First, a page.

There was Jacques van Toll. He must have written hundreds of unique virtuous humoristic songs (cabaretliedjes), but he sold them to cabaretiers or published them under pseudonyms, so the exact amount is unknown. He probably wrote most songs the Jewish cabaretier Louis Davids ever song, but during WW II, he also wrote, with the same enthusiasm, for the Nazi occupier. He would write even more under-cover after that, because the Dutch were eager to find scapegoats to label wrong (“fout”) after the War, to compensate for the fact that most of the population had been wrong for being docile and obedient to evil. (However, the February Strike stands out as the first time in world history that a general working class strike was organized to protest and stop the first Nazi deportation of Jews. They held out 36 hours, but in the end, the act was more important than success.)
Tom Manders performed as a vagabond, Dorus. He left us an enormous amount of songs and sketches. Maybe his role as drifter spoke to the Dutch because we are trained to be so over-responsible and over-serious. (Compare Swiebertje and Pipo de Clown. Which unfortunately does not mean that the Dutch were any good to the Roma, before, during or after WW II.)
Don Quishocking, the name gives it away, tried to shock. Any taboo had to be presented by the ensemble. Intellectual and sharp.
Jules de Korte. Dozens of beautiful songs, sometimes very sharp. Sixty years ago, he had the courage to sing a song (“Romeo and Julio”) in defense of homosexual love for the then still conservative Dutch. He himself was not gay. Remarkable, especially because he seemed not such a revolutionary and was much loved among Dutch Christians.
Godfried Bomans. His funny words often sounded very sincere; his sincere words often seemed very funny. Smart people didn’t know how to classify him but the public was fond of this owning class guy who had chosen the arts over a ‘respectable job.’ Also reality and fantasy were no contradictions for him, so that it often was unclear if a story he told had truly occurred or not at all. His reassurance that this really had happened could easily be part of the plot.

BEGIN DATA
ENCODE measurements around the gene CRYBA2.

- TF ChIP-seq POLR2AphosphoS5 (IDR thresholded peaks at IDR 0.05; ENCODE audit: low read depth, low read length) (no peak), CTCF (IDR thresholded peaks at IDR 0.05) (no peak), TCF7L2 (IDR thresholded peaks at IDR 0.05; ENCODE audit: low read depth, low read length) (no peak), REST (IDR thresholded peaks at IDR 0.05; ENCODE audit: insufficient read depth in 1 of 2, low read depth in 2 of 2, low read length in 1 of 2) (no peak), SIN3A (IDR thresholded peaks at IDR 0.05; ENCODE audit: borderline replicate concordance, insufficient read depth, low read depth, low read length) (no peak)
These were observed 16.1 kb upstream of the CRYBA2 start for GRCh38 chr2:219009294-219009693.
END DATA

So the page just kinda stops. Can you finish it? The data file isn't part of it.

Simon Carmiggelt. I would call his humor a combination of tart and mild, culminating in simple wisdom. Born a working class guy, he always stayed a member of the populace – and loved. For those days, he died not so young. I remember him saying in memoriams for dozens of Dutch artists. I often wondered: who will eulogize him? His dry melancholy was not an act. While it fit finely with the regular Dutch attitude to life, and maybe therefore helped his success, it was no doubt fed by his not so jolly father and the death in a concentration camp of his older brother and only sib, who was caught by the Nazis for resistance work, which news also killed his father. Simon also did “illegal” work but survived, and afterwards typically did not talk about his selfless idealistic heroism. (My theory is that only the silent ones survived, and if a trait saves your life, it’s hard to give it up.) His prewar jolliness did not return. But his sense of humor did shine through his somber tone, almost like a twinkle in the eye in a serious face, and so did his principledness.
Annie M.G. Schmidt. She was called the Second Queen of The Netherlands, maybe for two reasons. Her poems, songs and stories for children were known, read and sang throughout the Kingdom – she was at least as popular as our charming simple Queen Juliana; and secondly, her work often dealt with silly kings, queens, princes and princesses. She knew how to employ children’s imagination. She also wrote radio drama, plays and musicals.
Guus Vleugel became the most known for the songs that he wrote for Jasperine de Jong, in which he often put things upside-down. In one song, for instance, Queen Juliana doesn’t feel much for continuing her job, but the posh members of the royal court join forces with the left and the trade unions to keep their jobs – and win.
Jonny & Jones. Sang in quasi English – their last songs in German. Romantic, nonsensical, political or humoristic, but each of them upbeat and light-hearted. They were murdered in the Holocaust. Amazingly, I found on YouTube no less than 33 different songs sung by them, including half a dozen from their concentration camp time.
I could easily expand on the above descriptions and add 50 more but I think that you must have gotten my drift by now. If you want to know more, Google and Google translate.
Now, don’t tell me that only the Dutch can do this. Look at Tommy Cooper. He was very popular in The Netherlands not for nothing.
There are four yearly competitions for new cabaretiers. The well is not drying up. The Dutch will be crazy about cabaret for years to come – but they won’t tell you.